Some Pitfalls of Glass-fronted Cabinets
- Over time, glass-fronted cabinets can become strictly storage places where things are kept with no concern for appearances, instead of being an attractive design feature.
- Unless properly staged, these cabinets have a disorganized, busy look that adversely affects the impression of the room, and even more importantly for sellers, results in less attractive marketing pictures.
- Because everything is in view, unstaged, overfilled cabinets can make a room look and feel uncomfortably small and unattractive.
- Crowded cabinets, like crowded closets, sends the overt messages that the house lacks adequate storage, which is not good when you're selling, and that you're disorganized. The additional, unintended message could be that there are other things, like regular maintenance, that you didn't get to either! That message could undermine buyer confidence that your house is in good condition.
The Typical Offender - The China Cabinet
|Nana's China Cabinet|
This is my grandmother's china cabinet, filled with her tea cup collection and some other things I couldn't figure out where else to store...Sound familiar? My cabinet isn't as bad as some, but I can do better, and so can you. For example, the miscellaneous vases, figurines and bird nests don't need to be there. I need to become my own client, create a better backdrop for each shelf and display the tea cups more creatively, such as with lifts to present them at different heights and by using a special stand that stores the saucer vertically behind the cup.
How to Stage Glass-fronted Cabinets:
- Remove everything so you can make a fresh start, with no preconceived ideas of where things should go.
- Clean the shelves and the glass.
- Sort the contents. Take away everything that can be donated, discarded or stored elsewhere.
- Keep only the medium and larger pieces that are attractive and that suit the style of the room.
- Sellers should avoid using small, single items. It's a busy look that doesn't photograph well. You want to focus attention on your house, not your belongings. Store collections of small pieces too.
- Plan for negative space. Don't crowd the shelves.
- Place the large items first.
- Align some larger things from the right, some things from the left and center others.
- Place the medium size items.
|Portmeirion Storage Only|
- Simple usually works best, especially when you're selling. Behind glass, a single china pattern nicely displayed works better than a hodgepodge of many unrelated, clashing objects. For that reason, I store my collection of Portmeirion "Botanic Garden" china in the two glass-fronted upper cabinets in our kitchen. Other china and the functional odd bits are stored behind closed doors.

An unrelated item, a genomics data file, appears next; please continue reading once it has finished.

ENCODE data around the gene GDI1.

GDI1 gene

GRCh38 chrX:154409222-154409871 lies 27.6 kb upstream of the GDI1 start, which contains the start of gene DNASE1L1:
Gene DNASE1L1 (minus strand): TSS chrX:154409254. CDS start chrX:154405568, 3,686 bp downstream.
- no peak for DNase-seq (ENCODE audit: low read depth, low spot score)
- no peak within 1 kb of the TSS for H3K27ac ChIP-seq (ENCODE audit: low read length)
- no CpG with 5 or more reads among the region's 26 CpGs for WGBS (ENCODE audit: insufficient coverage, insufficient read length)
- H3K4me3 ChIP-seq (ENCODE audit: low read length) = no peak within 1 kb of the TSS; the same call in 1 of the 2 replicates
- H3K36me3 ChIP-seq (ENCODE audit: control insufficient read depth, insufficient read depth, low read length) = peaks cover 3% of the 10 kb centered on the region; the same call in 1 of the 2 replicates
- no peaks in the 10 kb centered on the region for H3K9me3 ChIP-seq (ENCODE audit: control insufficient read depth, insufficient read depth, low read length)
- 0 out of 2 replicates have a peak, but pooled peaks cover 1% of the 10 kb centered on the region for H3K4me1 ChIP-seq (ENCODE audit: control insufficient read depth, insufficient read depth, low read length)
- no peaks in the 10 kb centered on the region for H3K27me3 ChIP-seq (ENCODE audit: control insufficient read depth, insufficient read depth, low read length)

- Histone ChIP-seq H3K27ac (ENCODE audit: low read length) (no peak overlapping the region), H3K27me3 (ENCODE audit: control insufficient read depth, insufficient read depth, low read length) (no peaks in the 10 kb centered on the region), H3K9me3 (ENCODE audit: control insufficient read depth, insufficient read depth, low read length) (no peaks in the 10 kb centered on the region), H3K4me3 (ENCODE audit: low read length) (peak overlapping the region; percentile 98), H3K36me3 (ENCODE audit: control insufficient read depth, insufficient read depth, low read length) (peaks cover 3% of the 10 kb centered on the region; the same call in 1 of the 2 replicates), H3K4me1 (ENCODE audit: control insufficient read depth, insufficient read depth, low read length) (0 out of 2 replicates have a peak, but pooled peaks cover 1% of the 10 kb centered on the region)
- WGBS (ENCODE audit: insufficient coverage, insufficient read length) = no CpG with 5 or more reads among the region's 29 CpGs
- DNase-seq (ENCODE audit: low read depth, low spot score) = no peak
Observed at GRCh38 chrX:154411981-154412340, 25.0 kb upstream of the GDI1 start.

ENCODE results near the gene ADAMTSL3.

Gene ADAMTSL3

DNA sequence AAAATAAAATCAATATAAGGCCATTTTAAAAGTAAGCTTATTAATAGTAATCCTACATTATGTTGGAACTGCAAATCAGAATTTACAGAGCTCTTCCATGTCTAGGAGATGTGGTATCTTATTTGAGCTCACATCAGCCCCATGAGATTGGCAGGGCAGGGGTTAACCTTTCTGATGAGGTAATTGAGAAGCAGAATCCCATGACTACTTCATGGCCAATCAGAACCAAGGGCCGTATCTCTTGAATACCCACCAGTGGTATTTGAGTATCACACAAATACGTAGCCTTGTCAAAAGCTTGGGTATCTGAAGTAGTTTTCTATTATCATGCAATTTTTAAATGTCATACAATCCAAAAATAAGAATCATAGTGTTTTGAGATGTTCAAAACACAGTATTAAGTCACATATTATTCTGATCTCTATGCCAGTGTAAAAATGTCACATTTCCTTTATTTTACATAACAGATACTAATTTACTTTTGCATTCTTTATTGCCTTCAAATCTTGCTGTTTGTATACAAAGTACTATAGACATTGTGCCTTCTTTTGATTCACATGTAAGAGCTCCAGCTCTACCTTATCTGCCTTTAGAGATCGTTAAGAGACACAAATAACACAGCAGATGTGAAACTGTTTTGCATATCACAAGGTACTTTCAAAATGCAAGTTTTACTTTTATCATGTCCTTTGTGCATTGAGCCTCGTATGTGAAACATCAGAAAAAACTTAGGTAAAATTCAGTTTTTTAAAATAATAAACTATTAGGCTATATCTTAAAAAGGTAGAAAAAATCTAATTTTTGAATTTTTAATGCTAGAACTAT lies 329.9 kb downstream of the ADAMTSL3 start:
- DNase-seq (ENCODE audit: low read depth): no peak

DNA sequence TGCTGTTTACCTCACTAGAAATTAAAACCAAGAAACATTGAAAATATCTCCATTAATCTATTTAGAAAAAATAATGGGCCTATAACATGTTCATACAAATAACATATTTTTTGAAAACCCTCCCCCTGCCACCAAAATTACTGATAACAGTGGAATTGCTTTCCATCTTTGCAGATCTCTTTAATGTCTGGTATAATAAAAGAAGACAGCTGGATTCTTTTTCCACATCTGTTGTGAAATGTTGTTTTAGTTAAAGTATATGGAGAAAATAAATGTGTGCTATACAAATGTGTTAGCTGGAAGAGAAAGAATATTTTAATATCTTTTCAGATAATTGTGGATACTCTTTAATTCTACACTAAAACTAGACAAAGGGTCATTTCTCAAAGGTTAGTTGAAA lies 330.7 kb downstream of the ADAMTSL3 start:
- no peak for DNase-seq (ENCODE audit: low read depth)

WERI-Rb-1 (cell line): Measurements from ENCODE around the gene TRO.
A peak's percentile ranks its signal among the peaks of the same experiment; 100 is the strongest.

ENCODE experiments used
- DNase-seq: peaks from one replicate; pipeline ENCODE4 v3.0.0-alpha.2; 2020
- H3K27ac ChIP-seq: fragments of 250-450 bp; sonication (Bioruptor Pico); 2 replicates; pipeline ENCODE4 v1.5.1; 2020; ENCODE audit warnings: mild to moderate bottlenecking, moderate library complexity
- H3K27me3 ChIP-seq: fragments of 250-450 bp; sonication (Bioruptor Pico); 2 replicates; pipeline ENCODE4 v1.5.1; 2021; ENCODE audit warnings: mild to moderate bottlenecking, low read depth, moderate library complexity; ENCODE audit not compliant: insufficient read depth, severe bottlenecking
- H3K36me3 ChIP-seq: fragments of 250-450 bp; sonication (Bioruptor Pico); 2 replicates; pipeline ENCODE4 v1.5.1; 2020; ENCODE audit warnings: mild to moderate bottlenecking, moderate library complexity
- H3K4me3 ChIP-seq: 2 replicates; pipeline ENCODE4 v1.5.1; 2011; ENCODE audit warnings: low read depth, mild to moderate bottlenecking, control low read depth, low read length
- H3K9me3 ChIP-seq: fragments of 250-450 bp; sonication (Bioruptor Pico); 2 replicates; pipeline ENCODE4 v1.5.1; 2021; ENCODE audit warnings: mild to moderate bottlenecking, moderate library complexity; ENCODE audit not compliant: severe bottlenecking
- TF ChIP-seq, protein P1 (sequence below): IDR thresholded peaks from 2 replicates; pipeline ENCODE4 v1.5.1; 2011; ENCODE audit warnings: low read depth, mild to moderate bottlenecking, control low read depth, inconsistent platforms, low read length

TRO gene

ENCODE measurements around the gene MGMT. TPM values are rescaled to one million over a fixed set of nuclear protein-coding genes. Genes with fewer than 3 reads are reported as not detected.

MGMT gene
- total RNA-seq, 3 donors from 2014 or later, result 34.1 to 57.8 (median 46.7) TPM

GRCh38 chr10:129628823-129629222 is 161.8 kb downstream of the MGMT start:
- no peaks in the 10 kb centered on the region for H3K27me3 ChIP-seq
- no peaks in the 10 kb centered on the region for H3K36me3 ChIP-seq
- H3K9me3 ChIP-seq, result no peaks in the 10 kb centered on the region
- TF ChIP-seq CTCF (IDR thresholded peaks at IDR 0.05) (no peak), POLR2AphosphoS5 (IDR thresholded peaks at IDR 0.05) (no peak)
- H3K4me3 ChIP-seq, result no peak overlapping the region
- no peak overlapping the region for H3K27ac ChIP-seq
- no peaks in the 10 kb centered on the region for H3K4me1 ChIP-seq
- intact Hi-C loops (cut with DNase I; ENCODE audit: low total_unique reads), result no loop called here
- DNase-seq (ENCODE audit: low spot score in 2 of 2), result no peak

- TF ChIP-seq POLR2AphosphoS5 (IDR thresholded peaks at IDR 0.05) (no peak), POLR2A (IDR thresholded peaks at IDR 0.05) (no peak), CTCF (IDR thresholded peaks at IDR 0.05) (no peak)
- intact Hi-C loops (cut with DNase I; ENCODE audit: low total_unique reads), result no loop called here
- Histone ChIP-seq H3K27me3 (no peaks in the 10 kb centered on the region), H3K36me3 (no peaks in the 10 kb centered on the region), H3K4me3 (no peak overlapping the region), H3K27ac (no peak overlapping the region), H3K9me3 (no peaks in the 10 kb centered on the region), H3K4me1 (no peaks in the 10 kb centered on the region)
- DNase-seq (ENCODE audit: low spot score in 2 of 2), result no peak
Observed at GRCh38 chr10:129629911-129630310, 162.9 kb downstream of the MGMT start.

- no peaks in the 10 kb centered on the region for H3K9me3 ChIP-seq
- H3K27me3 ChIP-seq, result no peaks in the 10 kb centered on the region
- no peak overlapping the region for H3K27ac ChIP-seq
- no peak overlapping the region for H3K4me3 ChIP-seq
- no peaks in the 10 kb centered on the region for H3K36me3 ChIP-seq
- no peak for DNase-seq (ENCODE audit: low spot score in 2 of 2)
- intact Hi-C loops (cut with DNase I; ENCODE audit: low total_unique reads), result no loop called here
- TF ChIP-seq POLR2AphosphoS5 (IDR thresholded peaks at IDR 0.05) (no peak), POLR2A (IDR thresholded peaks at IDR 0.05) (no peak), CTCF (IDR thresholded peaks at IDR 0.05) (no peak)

- For more interest, stack some things and display others, like plates and platters, vertically.
- Consider shape and size and work in opposites. Mix small and large, round and square, etc.
- Use color to advantage, especially with the larger pieces, as color will show in photographs and make them more appealing. Coordinate the colors with the other colors in the room.
- Don't mix crystal with opaque china because the crystal gets lost and the shelves just look busy. That's why I display glassware by itself in this lower kitchen cabinet where it becomes texture, and not a distraction. (Please pardon my dust!)
|Glass Storage Only|
Sellers should keep in mind that the goal is to focus attention on the house, and the contents of glass-fronted cabinets should play a supporting role, while people who are simply living in the house can please themselves.
Bookcases and Open Shelves Are Treated DifferentlyMy approach to cabinets with glass doors is different from the way I like to stage bookcases and other open shelves. Whether you're living in the house or selling it, you have so many more options for open shelves, like books and plants and art and more, but that's a topic for another day...
A professionally trained, experience stager can help you edit your cabinets - and everything else. Call me at 828-692-4355 to schedule a two hour staging or redesign consultation, and expect a minor miracle, just from using the things you already have. In the meantime, I have some work to do around here...
By: Sandy LeRoy